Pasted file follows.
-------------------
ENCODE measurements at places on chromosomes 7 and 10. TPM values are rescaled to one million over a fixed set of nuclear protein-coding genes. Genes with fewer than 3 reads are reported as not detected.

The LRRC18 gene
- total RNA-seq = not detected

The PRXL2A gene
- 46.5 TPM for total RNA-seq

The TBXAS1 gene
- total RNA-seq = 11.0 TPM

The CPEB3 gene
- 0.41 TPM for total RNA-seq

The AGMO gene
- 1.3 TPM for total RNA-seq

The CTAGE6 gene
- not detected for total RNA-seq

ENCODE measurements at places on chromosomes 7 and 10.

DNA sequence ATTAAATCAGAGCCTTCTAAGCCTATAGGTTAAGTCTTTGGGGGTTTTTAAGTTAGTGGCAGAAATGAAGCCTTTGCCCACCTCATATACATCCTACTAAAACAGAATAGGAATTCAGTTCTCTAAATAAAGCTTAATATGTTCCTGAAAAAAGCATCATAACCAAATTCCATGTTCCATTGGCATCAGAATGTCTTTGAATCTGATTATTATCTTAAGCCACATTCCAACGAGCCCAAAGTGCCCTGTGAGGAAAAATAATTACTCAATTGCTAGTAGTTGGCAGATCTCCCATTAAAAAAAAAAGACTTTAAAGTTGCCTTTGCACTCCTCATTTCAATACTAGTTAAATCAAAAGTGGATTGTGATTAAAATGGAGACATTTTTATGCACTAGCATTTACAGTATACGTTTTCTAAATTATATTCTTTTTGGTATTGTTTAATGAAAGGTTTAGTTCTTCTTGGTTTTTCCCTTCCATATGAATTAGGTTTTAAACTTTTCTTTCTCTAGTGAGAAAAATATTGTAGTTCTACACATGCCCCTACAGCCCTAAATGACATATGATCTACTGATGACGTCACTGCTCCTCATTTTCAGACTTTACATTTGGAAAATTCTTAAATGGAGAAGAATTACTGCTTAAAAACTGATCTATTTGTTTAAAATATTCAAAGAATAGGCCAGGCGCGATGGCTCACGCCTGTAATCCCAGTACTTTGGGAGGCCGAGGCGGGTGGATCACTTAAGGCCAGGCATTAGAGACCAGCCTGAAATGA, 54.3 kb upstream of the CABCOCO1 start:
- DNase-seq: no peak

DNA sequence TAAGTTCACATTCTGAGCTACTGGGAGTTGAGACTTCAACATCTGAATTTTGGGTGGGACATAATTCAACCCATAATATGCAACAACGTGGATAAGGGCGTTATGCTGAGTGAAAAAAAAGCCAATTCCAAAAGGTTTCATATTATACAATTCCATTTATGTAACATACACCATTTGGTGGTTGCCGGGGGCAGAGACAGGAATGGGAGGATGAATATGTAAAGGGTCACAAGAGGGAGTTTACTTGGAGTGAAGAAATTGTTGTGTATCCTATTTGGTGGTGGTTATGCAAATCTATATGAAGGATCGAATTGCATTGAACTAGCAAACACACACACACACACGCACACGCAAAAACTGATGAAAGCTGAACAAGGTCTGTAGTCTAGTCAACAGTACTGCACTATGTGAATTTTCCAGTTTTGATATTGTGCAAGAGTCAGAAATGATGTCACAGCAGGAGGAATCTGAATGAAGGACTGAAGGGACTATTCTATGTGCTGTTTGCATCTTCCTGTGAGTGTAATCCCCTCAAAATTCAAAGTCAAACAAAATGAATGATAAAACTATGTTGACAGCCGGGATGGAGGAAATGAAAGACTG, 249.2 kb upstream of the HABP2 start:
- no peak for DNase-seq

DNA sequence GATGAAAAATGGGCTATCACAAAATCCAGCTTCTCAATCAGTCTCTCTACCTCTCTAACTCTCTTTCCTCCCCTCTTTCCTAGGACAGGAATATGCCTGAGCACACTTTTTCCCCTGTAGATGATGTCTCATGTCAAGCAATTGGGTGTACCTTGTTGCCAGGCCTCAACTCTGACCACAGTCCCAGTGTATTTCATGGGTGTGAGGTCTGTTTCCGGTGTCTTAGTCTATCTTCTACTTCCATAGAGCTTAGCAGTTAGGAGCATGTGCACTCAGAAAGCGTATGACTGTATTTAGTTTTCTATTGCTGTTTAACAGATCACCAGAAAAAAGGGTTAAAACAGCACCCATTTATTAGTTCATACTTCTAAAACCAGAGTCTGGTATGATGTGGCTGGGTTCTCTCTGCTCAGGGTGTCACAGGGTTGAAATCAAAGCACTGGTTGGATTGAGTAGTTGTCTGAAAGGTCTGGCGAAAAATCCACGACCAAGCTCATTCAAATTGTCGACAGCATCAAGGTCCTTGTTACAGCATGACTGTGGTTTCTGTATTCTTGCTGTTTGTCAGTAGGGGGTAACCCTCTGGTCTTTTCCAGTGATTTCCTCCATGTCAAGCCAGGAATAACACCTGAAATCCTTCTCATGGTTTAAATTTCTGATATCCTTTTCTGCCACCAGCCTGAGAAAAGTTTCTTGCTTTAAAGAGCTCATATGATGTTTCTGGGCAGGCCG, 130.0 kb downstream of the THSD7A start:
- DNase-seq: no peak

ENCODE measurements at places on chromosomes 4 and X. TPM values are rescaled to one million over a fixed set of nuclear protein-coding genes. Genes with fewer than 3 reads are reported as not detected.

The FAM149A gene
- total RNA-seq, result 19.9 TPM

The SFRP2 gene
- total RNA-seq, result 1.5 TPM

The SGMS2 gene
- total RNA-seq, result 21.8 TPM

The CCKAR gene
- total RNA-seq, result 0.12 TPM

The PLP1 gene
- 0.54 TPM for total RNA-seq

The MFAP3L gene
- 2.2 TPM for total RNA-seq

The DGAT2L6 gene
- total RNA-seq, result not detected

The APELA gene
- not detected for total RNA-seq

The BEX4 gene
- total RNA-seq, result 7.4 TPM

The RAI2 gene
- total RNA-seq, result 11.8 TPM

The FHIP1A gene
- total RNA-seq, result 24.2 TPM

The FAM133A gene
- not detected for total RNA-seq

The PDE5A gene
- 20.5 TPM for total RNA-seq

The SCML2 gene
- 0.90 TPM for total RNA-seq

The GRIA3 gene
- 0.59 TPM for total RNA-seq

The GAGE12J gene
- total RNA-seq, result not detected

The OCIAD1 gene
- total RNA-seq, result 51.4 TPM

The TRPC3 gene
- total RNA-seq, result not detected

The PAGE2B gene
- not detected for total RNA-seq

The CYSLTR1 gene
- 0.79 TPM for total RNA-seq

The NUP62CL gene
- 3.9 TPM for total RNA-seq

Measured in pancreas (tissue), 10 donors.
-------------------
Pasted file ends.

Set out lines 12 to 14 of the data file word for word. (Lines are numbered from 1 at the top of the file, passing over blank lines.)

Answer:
The CTAGE6 gene
- not detected for total RNA-seq

ENCODE measurements at places on chromosomes 7 and 10.